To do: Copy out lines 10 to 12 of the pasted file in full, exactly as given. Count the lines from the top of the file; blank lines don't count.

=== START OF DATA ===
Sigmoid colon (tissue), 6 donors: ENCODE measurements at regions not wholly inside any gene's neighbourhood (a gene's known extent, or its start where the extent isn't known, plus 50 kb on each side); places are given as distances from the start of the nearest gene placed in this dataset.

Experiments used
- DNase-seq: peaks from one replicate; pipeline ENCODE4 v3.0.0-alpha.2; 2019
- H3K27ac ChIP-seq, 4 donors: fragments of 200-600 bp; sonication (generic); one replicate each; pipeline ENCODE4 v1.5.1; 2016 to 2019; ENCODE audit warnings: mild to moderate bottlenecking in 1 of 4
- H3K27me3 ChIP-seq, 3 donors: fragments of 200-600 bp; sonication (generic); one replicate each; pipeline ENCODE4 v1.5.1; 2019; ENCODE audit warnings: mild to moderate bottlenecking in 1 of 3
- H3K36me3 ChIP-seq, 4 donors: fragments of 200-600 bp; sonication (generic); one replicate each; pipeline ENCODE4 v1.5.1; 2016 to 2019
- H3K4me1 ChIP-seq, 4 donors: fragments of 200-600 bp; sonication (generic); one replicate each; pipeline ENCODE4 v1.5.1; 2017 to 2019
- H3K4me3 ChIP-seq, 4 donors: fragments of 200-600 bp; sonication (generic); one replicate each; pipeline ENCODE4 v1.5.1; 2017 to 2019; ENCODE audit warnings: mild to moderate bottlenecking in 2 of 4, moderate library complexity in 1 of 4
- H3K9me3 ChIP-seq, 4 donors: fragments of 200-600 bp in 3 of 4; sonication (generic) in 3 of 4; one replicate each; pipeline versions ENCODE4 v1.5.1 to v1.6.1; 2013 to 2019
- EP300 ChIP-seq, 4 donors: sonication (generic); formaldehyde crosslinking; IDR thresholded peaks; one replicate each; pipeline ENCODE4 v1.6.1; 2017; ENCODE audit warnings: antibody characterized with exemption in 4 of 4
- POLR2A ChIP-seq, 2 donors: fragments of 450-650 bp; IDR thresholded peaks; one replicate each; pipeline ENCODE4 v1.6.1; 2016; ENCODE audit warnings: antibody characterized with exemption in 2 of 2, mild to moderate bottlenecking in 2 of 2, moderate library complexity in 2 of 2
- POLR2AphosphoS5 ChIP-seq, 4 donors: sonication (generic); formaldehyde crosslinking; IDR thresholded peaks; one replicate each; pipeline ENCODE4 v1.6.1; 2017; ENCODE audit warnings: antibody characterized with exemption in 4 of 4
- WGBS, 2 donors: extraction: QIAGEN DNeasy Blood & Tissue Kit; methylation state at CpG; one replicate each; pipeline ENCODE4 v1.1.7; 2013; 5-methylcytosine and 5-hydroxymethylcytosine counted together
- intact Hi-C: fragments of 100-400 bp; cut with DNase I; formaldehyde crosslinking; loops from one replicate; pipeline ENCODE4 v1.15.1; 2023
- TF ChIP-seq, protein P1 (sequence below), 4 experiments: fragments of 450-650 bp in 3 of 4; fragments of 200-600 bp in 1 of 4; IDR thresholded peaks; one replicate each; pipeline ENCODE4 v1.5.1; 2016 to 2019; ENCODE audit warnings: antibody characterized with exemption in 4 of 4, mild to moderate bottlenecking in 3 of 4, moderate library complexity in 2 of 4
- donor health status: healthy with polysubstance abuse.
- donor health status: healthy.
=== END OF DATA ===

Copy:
- EP300 ChIP-seq, 4 donors: sonication (generic); formaldehyde crosslinking; IDR thresholded peaks; one replicate each; pipeline ENCODE4 v1.6.1; 2017; ENCODE audit warnings: antibody characterized with exemption in 4 of 4
- POLR2A ChIP-seq, 2 donors: fragments of 450-650 bp; IDR thresholded peaks; one replicate each; pipeline ENCODE4 v1.6.1; 2016; ENCODE audit warnings: antibody characterized with exemption in 2 of 2, mild to moderate bottlenecking in 2 of 2, moderate library complexity in 2 of 2
- POLR2AphosphoS5 ChIP-seq, 4 donors: sonication (generic); formaldehyde crosslinking; IDR thresholded peaks; one replicate each; pipeline ENCODE4 v1.6.1; 2017; ENCODE audit warnings: antibody characterized with exemption in 4 of 4